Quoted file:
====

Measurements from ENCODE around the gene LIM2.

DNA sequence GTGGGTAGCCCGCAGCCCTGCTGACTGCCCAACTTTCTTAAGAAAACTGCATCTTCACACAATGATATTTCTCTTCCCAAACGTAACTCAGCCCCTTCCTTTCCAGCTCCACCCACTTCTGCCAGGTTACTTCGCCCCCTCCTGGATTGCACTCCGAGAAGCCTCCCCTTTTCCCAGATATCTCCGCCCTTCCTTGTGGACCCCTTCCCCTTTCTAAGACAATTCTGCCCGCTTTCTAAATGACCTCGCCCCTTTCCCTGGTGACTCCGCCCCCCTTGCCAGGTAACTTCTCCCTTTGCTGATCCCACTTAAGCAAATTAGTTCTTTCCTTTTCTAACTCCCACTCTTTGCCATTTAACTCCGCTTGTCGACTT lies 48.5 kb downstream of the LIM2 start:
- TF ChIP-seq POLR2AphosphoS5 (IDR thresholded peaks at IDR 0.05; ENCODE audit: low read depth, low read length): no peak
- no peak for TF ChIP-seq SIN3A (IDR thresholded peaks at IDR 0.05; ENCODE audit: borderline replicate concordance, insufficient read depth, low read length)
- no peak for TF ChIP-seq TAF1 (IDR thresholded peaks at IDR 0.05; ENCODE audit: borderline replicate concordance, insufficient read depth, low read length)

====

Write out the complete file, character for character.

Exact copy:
Measurements from ENCODE around the gene LIM2.

DNA sequence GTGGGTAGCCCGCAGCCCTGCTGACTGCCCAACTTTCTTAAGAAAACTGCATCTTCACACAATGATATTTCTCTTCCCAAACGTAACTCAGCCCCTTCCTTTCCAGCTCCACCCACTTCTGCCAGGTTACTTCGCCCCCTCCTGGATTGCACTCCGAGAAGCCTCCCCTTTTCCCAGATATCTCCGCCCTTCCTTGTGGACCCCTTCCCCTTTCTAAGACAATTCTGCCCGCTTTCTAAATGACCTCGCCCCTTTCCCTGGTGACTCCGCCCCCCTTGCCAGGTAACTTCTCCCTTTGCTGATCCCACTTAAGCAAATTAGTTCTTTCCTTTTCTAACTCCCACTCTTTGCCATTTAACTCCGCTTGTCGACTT lies 48.5 kb downstream of the LIM2 start:
- TF ChIP-seq POLR2AphosphoS5 (IDR thresholded peaks at IDR 0.05; ENCODE audit: low read depth, low read length): no peak
- no peak for TF ChIP-seq SIN3A (IDR thresholded peaks at IDR 0.05; ENCODE audit: borderline replicate concordance, insufficient read depth, low read length)
- no peak for TF ChIP-seq TAF1 (IDR thresholded peaks at IDR 0.05; ENCODE audit: borderline replicate concordance, insufficient read depth, low read length)